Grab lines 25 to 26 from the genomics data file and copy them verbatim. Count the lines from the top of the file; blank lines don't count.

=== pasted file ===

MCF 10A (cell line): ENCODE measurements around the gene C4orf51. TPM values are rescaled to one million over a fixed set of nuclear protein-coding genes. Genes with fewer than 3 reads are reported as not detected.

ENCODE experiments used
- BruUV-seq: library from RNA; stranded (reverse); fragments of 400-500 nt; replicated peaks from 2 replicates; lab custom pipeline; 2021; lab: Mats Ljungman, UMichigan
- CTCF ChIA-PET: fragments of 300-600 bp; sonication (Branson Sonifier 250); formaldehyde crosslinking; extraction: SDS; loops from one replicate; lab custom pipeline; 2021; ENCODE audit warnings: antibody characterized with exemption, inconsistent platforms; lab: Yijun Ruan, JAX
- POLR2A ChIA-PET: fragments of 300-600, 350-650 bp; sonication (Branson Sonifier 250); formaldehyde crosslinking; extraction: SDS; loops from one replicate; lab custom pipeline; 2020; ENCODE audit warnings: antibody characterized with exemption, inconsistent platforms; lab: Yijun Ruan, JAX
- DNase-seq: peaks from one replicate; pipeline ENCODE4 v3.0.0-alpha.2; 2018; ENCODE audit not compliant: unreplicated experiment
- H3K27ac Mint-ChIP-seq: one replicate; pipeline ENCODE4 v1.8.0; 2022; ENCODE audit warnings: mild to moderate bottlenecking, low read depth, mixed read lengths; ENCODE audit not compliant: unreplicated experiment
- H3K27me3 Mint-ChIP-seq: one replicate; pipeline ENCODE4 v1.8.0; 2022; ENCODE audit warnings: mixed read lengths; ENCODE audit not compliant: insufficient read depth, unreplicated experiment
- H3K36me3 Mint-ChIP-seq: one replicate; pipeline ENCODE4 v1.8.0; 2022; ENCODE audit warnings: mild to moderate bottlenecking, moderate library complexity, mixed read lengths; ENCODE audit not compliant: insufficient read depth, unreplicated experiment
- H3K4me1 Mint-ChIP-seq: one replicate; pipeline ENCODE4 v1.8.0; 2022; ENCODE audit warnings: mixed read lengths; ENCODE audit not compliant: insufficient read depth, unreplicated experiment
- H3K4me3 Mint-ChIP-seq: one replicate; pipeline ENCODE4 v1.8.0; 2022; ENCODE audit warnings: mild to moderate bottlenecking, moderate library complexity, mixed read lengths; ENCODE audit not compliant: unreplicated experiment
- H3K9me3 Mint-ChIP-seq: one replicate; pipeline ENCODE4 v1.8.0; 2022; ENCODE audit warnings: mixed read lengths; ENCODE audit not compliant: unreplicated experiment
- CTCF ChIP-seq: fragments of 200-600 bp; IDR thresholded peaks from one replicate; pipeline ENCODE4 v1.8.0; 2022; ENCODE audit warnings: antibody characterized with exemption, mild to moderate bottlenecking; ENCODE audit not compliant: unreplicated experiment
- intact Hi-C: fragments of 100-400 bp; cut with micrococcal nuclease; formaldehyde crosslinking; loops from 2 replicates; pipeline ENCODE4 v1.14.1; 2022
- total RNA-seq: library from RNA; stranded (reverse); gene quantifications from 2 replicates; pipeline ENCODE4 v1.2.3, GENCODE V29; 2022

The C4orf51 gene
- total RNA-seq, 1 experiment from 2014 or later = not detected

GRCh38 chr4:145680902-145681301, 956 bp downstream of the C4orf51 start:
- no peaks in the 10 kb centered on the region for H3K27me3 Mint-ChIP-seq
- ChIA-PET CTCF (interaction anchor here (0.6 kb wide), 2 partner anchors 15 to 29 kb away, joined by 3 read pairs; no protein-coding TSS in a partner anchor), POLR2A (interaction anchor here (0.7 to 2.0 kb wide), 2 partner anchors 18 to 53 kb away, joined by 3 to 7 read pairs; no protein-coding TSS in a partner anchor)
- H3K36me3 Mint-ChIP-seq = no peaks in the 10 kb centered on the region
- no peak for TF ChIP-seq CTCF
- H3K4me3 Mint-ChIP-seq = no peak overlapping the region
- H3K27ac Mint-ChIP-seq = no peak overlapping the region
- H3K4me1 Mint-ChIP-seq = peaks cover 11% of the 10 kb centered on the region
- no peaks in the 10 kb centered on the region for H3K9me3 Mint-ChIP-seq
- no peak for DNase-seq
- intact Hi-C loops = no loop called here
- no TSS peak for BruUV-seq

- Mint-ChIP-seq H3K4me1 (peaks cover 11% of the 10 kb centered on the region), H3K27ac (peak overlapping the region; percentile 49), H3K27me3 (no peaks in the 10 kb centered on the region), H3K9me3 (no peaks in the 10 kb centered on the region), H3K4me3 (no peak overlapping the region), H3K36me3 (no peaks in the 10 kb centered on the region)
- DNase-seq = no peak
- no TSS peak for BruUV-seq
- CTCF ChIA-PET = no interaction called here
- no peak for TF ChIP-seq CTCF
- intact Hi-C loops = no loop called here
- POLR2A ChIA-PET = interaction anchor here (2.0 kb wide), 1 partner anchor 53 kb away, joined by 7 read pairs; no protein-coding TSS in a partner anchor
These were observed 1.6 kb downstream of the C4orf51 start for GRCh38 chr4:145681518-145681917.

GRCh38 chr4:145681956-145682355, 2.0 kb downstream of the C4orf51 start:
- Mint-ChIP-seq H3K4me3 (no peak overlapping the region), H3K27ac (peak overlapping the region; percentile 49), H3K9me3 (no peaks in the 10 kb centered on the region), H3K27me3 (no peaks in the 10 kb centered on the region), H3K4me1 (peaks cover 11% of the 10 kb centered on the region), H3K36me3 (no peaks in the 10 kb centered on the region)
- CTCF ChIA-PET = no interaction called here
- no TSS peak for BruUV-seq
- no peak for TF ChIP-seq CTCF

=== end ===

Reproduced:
- H3K4me1 Mint-ChIP-seq = peaks cover 11% of the 10 kb centered on the region
- no peaks in the 10 kb centered on the region for H3K9me3 Mint-ChIP-seq